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The Wood-Pile

November 28, 2017

The Wood-Pile

Out walking in the frozen swamp one gray day,
I paused and said, ‘I will turn back from here.
No, I will go on farther–and we shall see.’
The hard snow held me, save where now and then
One foot went through. The view was all in lines
Straight up and down of tall slim trees
Too much alike to mark or name a place by
So as to say for certain I was here
Or somewhere else: I was just far from hoe.
A small bird flew before me. He was careful
To put a tree between us when he lighted,
And so no word to tell me who he was
Who was so foolish as to think what ‘he’ thought.
He thought that I was after him for a feather–
The white one in his tail; like one who takes
Everything said as personal to himself.
One flight out sideways would have undeceived him.
And then there was a pile of wood for which
I forgot him and let his little fear
Carry him off the way I might have gone,
He went behind it to make his last stand.
It was a cord of maple, cut and split
And piled–and measured, four by four by eight.
And not another like it could I see.
No runner tracks in this year’s snow looped near it.
And it was older sure than this year’s cutting,
Or even last year’s or the year’s before.
The wood was gray and the bark warping off it
And the pile somewhat sunken. Clematis
Had wound strings round and round it like a bundle.
What it held it though on one side was a tree
Still growing, and on one a stake and prop,
These latter about to fall. I thought that only
Someone who lived in turning to fresh tasks
Could so forget his handiwork in which
He spent himself, the labor of his axe,
And leave it there far from a useful fireplace
To warm the frozen swamp as best it could
With the slow smokeless burning of decay.

–Robert Frost, 1914

COMMENTARY: After graduating from Harvard at the turn of the century, Robert Frost spent a decade living a quiet, semi-reclusive life in rural New Hampshire. He had inherited a small farm just west of the town of Derry from his grandfather, and for nine years he lived in a white clapboard farmhouse with his wife–going for walks, spending time with his family, and laboring (all too sporadically) at actual farm work. He wrote a good deal of poetry but published nothing with the exception of a few articles in local trade journals on the subject of raising chickens. It must have been an uncertain seed-time for him, his late 20’s and early 30’s, a time of incubation and waiting, dormancy and camouflage. It isn’t terribly hard to imagine him living like that for another 10 years, another 20, writing the best poems of his generation on unread little sheets of inventory paper and then succumbing one day to tuberculosis or a mule kick. That mysterious author “Anonymous” (in more ways than one) has written some of the best literature in the English language.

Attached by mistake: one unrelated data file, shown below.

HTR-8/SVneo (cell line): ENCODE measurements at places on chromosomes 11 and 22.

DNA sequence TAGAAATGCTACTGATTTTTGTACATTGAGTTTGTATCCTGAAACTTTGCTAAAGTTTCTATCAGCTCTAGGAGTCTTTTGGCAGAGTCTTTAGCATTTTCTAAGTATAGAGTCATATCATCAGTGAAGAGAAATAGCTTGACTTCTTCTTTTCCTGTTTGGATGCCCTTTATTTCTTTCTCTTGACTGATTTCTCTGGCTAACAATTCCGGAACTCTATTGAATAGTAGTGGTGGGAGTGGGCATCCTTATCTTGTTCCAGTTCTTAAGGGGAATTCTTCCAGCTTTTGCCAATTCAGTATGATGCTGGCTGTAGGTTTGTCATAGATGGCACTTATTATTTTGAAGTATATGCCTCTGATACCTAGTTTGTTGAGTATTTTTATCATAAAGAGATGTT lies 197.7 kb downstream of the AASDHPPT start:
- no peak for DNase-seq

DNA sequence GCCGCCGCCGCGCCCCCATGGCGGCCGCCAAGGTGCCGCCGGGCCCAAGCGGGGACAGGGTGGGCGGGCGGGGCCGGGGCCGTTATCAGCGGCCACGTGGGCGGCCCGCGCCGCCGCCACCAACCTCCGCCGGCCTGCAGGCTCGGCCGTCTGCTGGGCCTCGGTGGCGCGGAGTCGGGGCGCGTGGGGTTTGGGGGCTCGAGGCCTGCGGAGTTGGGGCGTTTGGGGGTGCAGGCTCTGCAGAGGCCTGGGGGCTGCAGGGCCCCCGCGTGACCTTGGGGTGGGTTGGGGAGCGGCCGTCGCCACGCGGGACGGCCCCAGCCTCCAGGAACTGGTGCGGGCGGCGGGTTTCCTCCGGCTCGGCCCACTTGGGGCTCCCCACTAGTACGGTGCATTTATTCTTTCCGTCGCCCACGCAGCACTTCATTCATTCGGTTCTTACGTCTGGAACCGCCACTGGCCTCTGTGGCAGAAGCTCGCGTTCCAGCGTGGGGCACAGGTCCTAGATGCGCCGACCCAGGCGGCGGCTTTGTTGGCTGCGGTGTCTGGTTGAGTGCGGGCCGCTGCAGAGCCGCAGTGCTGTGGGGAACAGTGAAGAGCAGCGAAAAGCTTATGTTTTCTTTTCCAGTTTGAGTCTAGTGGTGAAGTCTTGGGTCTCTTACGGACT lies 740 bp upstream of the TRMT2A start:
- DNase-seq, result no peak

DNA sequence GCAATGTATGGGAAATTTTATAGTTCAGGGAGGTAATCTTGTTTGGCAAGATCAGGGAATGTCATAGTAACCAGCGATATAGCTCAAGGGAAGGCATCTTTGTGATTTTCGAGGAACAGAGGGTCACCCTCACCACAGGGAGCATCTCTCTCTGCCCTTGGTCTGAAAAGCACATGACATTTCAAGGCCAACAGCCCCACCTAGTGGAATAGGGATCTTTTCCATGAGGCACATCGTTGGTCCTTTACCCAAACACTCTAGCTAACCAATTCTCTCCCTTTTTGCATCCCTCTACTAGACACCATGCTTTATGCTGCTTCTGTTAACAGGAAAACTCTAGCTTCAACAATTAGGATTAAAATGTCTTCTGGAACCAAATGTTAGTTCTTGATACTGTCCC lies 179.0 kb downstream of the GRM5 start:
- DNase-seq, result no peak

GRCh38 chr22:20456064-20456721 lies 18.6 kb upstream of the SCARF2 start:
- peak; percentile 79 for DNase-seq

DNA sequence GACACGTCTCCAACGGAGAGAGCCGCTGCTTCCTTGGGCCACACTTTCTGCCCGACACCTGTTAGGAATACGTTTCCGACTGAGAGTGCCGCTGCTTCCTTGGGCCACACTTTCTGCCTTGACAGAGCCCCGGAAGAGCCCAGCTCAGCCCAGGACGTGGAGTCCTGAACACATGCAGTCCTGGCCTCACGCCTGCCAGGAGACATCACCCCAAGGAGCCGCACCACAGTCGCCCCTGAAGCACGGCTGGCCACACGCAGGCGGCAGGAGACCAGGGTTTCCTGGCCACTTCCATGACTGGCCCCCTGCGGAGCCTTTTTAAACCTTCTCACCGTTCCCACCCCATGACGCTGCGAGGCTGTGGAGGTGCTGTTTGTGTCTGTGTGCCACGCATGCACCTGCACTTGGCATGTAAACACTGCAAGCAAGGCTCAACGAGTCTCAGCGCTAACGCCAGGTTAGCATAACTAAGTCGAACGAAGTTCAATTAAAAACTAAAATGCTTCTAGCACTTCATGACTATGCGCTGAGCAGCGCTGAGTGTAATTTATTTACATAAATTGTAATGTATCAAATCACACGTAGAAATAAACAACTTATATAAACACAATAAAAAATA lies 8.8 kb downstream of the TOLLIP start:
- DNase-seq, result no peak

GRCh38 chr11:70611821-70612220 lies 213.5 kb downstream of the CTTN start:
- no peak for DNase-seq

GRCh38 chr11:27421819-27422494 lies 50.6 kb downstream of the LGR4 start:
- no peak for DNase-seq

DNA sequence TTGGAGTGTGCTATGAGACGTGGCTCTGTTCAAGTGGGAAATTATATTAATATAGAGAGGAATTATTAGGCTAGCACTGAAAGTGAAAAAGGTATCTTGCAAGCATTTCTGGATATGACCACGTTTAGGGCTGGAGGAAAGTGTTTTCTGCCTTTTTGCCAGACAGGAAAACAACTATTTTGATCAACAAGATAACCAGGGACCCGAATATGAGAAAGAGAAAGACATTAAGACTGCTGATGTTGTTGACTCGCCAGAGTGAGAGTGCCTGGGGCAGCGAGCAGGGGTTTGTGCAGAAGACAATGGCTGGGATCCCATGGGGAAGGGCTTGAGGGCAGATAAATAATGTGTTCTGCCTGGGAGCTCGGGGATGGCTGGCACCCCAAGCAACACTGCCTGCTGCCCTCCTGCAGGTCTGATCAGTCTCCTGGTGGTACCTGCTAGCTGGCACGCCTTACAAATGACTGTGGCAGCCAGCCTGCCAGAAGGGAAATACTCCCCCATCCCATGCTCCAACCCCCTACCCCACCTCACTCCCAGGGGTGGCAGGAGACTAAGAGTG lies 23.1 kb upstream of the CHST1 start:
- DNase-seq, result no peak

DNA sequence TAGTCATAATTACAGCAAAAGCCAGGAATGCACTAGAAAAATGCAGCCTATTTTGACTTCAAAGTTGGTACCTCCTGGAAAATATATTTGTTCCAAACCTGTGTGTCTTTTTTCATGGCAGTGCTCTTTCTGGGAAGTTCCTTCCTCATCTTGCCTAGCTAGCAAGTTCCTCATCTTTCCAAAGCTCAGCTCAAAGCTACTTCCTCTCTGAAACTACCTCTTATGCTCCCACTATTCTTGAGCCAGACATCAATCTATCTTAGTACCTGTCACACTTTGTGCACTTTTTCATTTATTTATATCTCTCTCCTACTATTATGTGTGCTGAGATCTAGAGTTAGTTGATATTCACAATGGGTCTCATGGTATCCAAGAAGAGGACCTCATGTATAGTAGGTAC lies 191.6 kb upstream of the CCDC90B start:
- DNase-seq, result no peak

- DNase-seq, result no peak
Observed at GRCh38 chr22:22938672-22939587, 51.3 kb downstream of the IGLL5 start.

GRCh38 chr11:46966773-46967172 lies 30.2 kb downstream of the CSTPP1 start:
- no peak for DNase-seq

That image of solitude and invisibility–potential hidden away in the frozen swamps and snowy woods of some random nowhere–defines this little poem, which seems, paradoxically, both fleeting in its glimpse-like digressions and absolute in its suggestions of parable: the way it recreates, detail by detail, the unplanned actuality of a walk in the woods–the nameless trees, the surprising little bird, the rotting woodpile wrapped in clematis: all of this seems unpremeditated, purposeless, and yet, above all, real–the sorts of things anyone might see in a walk in the woods. But slowly, by the tiniest hints, these details turn into broad, metaphoric suggestions. That view “all in lines”–is that the lines of a poem? The wood-pile cut “four by four by eight”–is that stanza and meter? The uncatchable bird–inspiration? The “slow, smokeless burning of decay”–the way handiwork–whether of wood or of words–outlasts the moment of its making, (whether “warming” an empty spot of woods or the dusty corner of a library) yet isn’t entirely invulnerable to time either?

These can only be phrased as questions, and, as questions, aren’t really answerable. The poem isn’t fed into “a useful fireplace”–that is, it doesn’t combust into a single, practical allegory. The workman “turns to fresh tasks”–leaving the pile finished, in one sense, but futile in another. That notion of being done but not done, of being immediate yet hidden, smokeless yet burning, is the paradox at the heart of the poem and the man both.

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From → Nature, Uncategorized

One Comment
  1. Excellent commentary. Of all the details, one I like his description of the way “The hard snow held me, save where now and then/ One foot went through,” both effortless and laborious at once, speaking of paradoxes.

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